The latest figures, published yesterday, showed an improvement in June, with the deficit in that month put at pounds 764m compared with pounds 1.2bn in May. Officials said this was mainly attributable to movements in erratic items such as precious stones and aircraft.
Leaving aside oil and erratics, the deficit in the first half was pounds 10.5bn, which was only partly offset by a surplus on trade in services of pounds 2.7bn.
The overall picture confirms the fears of exporters over the strength of the pound. But exporters also face other problems in different markets: exports to the European Union, where economic activity is gaining strength, were up by 2.5 per cent in the latest quarter, while exports to the rest of the world fell by 3.5 per cent. Officials attributed this to the economic crisis and slowdown in Asia.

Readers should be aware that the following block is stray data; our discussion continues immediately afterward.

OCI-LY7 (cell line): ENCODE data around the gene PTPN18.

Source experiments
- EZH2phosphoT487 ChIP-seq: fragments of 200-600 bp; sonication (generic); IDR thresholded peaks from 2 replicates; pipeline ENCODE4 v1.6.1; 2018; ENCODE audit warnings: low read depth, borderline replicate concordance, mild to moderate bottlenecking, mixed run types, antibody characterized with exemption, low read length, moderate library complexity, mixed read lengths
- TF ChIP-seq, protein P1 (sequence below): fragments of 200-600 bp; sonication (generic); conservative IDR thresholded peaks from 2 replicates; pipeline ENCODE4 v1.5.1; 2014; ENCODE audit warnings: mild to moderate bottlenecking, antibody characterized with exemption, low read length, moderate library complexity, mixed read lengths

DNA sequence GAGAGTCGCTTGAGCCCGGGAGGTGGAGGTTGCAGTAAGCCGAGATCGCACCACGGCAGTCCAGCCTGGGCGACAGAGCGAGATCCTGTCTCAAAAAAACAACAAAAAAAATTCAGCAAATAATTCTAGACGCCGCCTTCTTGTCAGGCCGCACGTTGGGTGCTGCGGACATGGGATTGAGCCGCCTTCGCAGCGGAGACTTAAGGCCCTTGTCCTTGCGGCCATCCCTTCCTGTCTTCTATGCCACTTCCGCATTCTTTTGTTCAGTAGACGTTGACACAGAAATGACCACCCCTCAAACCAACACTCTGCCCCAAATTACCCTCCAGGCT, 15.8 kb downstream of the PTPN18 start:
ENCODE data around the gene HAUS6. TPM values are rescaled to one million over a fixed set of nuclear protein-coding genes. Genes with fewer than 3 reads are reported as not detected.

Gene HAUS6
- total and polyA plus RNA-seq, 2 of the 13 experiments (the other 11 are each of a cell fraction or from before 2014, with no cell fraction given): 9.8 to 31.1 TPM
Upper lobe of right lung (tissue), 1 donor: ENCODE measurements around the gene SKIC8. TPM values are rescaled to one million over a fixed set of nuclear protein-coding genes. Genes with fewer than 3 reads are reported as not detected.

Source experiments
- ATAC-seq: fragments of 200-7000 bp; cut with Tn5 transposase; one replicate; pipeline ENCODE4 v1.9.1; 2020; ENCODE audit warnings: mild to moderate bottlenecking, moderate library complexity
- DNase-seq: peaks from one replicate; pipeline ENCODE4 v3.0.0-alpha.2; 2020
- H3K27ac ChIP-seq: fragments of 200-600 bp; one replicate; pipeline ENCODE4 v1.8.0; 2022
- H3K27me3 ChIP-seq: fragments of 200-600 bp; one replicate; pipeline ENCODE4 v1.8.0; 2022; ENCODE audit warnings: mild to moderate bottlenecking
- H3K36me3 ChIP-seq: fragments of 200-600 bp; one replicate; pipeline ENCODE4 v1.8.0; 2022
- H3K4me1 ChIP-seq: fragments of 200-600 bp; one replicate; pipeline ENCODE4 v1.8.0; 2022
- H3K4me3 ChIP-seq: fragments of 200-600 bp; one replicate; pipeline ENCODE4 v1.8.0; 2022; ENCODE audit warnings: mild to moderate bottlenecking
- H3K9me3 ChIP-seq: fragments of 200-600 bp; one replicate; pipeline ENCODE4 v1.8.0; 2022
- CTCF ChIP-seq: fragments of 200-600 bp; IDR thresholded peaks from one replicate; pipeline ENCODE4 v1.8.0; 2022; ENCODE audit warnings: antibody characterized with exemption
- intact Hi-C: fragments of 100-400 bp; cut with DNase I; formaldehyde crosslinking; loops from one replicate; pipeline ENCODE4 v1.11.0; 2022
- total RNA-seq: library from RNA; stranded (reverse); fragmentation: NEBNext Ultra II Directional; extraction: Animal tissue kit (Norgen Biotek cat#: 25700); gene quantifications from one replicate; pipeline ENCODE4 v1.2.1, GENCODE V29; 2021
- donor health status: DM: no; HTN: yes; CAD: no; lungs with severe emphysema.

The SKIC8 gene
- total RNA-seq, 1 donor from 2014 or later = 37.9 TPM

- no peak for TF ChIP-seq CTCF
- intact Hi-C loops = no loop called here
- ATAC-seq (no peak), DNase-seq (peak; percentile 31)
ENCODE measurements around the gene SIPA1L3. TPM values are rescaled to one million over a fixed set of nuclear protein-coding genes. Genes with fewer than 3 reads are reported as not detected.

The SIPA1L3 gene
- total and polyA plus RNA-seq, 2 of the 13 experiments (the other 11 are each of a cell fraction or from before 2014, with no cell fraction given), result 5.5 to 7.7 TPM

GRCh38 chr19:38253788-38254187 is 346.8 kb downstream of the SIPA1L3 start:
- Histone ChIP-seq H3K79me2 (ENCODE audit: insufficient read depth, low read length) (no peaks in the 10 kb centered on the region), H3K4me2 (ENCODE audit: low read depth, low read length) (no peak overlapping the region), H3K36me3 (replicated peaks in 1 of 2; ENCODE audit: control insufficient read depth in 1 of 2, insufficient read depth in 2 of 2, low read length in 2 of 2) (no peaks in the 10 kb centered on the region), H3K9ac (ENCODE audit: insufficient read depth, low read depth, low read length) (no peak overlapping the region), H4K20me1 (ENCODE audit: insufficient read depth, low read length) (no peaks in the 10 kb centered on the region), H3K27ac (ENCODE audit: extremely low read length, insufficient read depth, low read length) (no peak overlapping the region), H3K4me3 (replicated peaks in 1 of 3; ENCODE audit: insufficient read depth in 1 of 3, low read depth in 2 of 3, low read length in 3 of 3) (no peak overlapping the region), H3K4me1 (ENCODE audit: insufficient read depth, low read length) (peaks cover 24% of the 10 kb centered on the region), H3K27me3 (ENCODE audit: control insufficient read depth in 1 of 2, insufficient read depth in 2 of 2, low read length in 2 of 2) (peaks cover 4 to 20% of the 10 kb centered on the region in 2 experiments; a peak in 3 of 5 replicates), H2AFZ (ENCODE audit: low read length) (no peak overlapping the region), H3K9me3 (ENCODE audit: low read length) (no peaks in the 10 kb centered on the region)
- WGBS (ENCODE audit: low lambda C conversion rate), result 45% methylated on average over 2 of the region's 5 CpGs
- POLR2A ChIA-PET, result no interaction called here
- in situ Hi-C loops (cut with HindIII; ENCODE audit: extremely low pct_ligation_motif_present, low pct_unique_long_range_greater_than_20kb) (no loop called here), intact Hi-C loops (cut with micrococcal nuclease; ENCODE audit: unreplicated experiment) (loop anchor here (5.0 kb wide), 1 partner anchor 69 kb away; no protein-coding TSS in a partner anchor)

Similarly, imports from EU countries were higher, while those from elsewhere in the world were down.
The breakdown of exports showed that only finished manufactures and fuel increased, while all other commodity groups fell. On the import side, there were increases across the board, apart from basic materials. Figures for July are only available for non-EU countries and showed little change from June.
If present trends continue, the deficit in goods and services is heading toward pounds 12bn for 1998 as a whole. The Treasury forecast for the year is a current account deficit of pounds 6.5bn after including invisible items such as overseas profits.
Current account totals for the second quarter are due next month.Reuse content